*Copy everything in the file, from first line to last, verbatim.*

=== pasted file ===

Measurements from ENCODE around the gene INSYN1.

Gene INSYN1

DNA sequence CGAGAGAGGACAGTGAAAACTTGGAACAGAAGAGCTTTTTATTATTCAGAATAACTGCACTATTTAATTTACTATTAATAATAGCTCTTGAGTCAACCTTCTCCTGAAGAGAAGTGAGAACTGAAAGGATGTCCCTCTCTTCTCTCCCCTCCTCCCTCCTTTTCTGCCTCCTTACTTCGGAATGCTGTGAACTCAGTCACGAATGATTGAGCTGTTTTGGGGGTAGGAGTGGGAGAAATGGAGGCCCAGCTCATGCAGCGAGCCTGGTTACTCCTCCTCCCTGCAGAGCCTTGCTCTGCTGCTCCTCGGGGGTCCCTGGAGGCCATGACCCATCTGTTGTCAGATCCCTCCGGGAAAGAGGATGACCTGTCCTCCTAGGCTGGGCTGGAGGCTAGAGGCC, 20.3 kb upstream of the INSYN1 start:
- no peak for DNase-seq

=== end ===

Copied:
Measurements from ENCODE around the gene INSYN1.

Gene INSYN1

DNA sequence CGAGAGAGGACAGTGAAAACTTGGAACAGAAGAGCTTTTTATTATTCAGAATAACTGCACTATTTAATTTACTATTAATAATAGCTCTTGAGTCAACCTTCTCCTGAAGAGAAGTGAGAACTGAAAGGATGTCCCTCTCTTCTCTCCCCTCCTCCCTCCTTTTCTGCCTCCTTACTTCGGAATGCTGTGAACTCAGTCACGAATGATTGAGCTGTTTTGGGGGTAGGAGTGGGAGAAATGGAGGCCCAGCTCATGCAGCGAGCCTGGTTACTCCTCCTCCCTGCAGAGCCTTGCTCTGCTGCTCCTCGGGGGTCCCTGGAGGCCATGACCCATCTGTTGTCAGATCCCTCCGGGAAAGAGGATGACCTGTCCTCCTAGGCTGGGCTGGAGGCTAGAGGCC, 20.3 kb upstream of the INSYN1 start:
- no peak for DNase-seq